With the latest news surrounding Joe Rogan, you’re probably thinking, who has the time to actually explain this to me from start to finish? It’s me, I do! Happy #TrendingTuesday everybody.
Whether you’re like me and remember NBC’s ‘Fear Factor’ as one of your favorite game shows, you listen to The Joe Rogan Experience or, simply, frequent social media, you have surely seen Rogan’s name over the past few days in light of recent controversy. For those of you who really have no idea who this guy is, here is a quick run-down:
Who is Joe Rogan?
Rogan, 54, was born in Newark, New Jersey, and began his career as a stand-up comedian in Boston, according to Essentially Sports. His first “mainstream” popularity came from hosting NBC’s ‘Fear Factor,’ a gameshow in which contestants compete against one another, faced with nasty dares and anxiety-inducing challenges, for a chance to win $50,000. The show first aired in 2001 and ended in 2006.
Rogan entered into the sporting world as an Ultimate Fighting Champion (UFC) commentator around 2003 and has remained one of the top ten commentators for fights since. He is the voice of 10 shows a year now, Essential Sports said.
Along with his other ventures, Rogan started his infamous podcast, The Joe Rogan Experience, in 2009 and it has since turned into a platform for various celebrities and pop-culture icons to come and discuss conspiracies, political views and other “taboo” topics.
That basically brings us to present-day where Rogan has made a name for himself as a man of many hats—risky comedy, “fight talk,” weed legalization-advocate and bold opinion-maker, to name a few.
What’s everyone talking about right now?
Rogan’s podcast was ranked as Spotify’s #1 most streamed show in 2021. One week ago, however, on Jan. 31, Grammy-winner singer-songwriter, India Arie, shared a post to her Instagram account (@indiaarie) explaining that she is removing her music and podcast from Spotify.
Arie also posted videos of herself pinned to the “highlights” tab on her Instagram page. In the videos she shows a compilation of past interviews Rogan has done where he regularly uses the ‘n’ word.
“I think Joe Rogan has the right to say what he wants to say,” she said. “I also have the right to say what I want to say […] Spotify is built on the back of the music streaming industry; so, they take this money that is built from streaming, they pay this guy $100 million, but they pay us [artists] 0.03% of a penny? Just take me off!” she said. “I don’t want to generate money that pays him.”
Arie ended her statement explaining that her words are not to be taken out of context on where she stands.
“He should not even be uttering the word,” she said. “That is what this is about. We [artists, and specifically, Black artists] generate this money and you invest in him? Take me off or pay me [us] too.”
As seen in her Instagram post and other trending news articles, this all sparked after Canadian-singer, Neil Young, removed his music from Spotify to protest the company’s lack of attention to Rogan’s podcast after a New Year’s Eve episode coined as spreading COVID-19 misinformation.
Now, 270 scientists and medical professionals have written an open letter to Spotify, saying that Rogan allowing claims to go unchecked can ‘damage public trust in scientific research,’ according to the Independent.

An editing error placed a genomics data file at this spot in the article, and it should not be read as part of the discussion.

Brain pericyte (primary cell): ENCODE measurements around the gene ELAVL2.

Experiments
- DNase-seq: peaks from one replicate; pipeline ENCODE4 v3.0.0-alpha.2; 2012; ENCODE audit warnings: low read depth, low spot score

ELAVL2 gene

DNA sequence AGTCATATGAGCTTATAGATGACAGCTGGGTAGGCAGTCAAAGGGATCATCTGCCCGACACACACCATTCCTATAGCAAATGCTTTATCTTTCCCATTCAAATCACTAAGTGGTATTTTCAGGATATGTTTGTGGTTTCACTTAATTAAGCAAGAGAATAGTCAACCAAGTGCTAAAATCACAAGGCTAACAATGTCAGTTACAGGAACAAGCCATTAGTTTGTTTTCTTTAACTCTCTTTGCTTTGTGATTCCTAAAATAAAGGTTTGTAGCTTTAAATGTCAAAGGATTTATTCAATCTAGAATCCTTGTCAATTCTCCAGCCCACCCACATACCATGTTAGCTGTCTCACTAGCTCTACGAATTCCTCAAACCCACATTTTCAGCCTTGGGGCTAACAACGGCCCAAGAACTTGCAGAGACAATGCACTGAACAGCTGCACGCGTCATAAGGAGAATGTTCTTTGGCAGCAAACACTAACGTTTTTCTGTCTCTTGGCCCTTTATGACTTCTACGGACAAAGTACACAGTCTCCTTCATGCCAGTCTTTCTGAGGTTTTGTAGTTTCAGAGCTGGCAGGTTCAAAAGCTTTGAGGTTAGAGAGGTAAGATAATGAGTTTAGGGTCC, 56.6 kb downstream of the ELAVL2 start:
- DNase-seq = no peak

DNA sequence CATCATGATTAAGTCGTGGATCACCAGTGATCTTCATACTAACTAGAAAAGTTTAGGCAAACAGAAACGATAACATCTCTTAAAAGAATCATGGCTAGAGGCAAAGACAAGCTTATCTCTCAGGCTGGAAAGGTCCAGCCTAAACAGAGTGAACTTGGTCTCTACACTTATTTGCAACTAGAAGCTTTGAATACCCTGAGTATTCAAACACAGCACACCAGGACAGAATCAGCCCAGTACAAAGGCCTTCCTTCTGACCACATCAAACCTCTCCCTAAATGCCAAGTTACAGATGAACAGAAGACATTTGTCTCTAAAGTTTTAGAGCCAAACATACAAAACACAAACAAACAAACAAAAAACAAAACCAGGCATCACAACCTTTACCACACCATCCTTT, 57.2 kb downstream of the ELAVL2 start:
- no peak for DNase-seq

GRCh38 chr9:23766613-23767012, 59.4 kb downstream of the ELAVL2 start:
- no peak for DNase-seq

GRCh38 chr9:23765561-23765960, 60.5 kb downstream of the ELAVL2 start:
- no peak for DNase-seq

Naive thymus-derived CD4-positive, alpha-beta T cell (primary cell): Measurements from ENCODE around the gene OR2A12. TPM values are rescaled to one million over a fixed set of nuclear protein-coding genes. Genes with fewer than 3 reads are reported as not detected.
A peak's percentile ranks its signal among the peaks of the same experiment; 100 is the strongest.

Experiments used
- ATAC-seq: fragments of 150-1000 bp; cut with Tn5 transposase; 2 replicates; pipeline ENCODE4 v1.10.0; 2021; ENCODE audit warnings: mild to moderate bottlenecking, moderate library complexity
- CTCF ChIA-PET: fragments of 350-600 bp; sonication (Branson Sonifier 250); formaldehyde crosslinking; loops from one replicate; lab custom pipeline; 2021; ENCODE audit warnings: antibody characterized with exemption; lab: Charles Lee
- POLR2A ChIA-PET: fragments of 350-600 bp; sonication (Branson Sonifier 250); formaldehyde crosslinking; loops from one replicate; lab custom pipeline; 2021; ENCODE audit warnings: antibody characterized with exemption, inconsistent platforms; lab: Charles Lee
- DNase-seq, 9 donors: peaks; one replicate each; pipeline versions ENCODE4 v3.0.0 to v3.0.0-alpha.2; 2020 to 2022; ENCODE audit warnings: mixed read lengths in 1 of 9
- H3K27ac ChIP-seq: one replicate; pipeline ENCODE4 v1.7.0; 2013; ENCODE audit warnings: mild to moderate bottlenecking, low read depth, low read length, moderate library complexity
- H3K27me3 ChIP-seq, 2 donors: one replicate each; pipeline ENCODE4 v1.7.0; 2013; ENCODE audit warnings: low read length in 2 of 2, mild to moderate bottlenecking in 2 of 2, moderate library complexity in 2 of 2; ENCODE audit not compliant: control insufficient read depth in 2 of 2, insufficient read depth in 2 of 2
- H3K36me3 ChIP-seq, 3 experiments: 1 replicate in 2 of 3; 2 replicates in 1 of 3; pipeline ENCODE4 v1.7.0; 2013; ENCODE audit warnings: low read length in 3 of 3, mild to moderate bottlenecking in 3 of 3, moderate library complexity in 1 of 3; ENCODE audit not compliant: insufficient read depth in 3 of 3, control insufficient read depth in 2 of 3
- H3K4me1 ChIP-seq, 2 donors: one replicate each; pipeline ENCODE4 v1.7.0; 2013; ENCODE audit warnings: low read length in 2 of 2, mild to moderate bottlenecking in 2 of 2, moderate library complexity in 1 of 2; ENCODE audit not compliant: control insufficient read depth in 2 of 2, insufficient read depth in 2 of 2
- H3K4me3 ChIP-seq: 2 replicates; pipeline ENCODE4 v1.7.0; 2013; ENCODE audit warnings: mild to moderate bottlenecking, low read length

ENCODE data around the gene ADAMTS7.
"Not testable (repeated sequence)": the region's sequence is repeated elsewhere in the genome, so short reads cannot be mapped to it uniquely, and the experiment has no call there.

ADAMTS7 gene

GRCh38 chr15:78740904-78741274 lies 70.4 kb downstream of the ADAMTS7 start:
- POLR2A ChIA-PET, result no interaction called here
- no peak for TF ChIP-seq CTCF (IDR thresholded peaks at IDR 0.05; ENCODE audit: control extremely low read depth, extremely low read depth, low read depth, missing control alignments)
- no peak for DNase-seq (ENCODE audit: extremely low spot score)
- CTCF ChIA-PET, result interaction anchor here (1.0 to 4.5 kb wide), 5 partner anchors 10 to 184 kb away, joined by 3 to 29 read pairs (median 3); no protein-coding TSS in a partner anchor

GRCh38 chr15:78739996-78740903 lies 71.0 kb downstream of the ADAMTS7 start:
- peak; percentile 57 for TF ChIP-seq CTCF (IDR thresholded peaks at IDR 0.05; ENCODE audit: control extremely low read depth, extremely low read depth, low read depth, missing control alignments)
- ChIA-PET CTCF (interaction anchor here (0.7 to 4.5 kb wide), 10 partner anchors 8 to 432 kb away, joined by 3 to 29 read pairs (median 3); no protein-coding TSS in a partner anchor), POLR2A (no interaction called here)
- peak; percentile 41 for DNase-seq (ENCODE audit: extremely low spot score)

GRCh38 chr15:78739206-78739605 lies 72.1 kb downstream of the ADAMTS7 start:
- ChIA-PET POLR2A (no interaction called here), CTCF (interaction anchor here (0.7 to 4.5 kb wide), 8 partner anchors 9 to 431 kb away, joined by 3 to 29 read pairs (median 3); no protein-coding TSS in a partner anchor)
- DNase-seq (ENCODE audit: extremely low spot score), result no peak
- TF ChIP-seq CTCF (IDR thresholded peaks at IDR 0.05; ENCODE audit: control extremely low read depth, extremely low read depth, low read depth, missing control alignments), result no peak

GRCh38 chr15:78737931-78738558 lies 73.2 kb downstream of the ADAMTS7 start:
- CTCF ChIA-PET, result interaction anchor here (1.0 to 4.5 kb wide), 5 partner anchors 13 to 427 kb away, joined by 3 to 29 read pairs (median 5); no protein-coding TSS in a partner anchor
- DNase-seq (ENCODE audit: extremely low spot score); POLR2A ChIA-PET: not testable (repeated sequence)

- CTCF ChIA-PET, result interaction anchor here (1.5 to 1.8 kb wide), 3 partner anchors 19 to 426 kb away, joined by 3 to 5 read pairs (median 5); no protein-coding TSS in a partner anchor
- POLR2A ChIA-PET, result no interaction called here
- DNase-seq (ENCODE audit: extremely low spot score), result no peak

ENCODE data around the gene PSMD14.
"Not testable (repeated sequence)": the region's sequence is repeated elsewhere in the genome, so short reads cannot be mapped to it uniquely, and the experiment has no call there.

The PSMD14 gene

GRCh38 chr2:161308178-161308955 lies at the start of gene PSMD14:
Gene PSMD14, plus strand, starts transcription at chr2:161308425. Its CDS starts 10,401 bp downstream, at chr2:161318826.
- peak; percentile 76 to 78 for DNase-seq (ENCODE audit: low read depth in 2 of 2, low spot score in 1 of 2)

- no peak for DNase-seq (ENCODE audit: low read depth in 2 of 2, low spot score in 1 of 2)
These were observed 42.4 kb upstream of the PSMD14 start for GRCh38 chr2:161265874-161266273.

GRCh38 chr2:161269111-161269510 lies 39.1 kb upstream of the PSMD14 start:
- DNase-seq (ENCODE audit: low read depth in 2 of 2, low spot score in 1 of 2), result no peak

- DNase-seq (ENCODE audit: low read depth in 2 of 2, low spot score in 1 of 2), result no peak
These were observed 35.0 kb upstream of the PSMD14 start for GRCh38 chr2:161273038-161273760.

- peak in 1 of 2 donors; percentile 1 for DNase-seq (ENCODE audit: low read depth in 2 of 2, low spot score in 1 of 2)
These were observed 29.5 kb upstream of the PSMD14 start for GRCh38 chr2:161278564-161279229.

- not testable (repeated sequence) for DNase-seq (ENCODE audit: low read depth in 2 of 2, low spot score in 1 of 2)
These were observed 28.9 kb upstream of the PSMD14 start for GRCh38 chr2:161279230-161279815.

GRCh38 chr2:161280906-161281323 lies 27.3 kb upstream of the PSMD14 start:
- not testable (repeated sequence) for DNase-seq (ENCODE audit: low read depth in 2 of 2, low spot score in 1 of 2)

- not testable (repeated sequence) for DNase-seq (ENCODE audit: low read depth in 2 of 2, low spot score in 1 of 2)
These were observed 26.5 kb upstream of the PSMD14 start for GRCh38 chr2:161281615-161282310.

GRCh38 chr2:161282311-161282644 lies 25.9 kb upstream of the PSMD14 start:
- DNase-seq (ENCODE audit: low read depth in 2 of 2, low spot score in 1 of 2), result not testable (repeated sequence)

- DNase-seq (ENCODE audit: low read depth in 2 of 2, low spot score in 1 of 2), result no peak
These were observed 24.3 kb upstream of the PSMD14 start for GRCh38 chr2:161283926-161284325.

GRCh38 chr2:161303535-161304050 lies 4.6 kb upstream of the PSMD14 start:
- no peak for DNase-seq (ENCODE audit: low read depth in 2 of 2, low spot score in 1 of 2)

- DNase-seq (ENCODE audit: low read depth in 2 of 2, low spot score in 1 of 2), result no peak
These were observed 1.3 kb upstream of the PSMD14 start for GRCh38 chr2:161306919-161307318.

As of Wednesday, the White House joined the conversation about COVID-19 misinformation on Spotify. The Washington Post reports in depth on the Spotify specifics here.
“Our hope is that all major tech platforms and all major news sources, for that matter, be responsible and be vigilant to ensure the American people have access to accurate information on something as significant as COVID-19,” Press Secretary, Jen Psaki, said.
As you can imagine, Rogan has since released apology statements that are posted as a video post to his Instagram page (@joerogan)
Rogan begins by acknowledging the video posted to Arie’s account, stating that the clips were each taken out of context over the course of 12 years of him hosting his show. He then goes into his personal explanation saying it is “the most regretful and shameful thing” he has had to speak about publicly.
“There is no context where a white person is ever allowed to say that word, let alone publicly on a podcast,” he said. “And I know that now.”
“For the longest time instead of saying ‘the n word,’ I would just say the [actual] word,” he explained. “I thought that as long as I used it in context, it was fine.”
He mentions times when he was directly quoting Lenny Bruce, Quentin Tarantino or other notable names using the word.
“There is not another word like it in the entire English language,” he said. “Only one group of people are allowed to use it and in so many different ways. It can be an insult, a punchline, a term of endearment […]. it is a very unusual word, but it is not my word to use.”
Rogan concluded his video by saying he hopes that, if nothing else, this can be used as a learning experience for other white people to reevaluate their own vocabulary and behavior. He is not a racist, he claims, but knows that if someone finds themselves in a situation where they are convincing others they are “not racist,” then they fucked up.
“And I fucked up,” he said.
So, now what?
Rogan and Spotify CEO, Daniel Ek, both issued statements regarding some 70+ episodes of Rogan’s show that have been removed from the platform due to racist statements or misinformation.
Neil Young issued a statement on his website to Spotify employees to “get out of that place before it eats up your soul,” he said, stating the only goals listed by Daniel Ek are about numbers, not art.
India Arie has not posted recently, but the video stating her choice to remove her podcast from Spotify’s platform has trickled down and various other creators such as Roxanne Gay, Joni Mitchell and others have removed their content from the platform.
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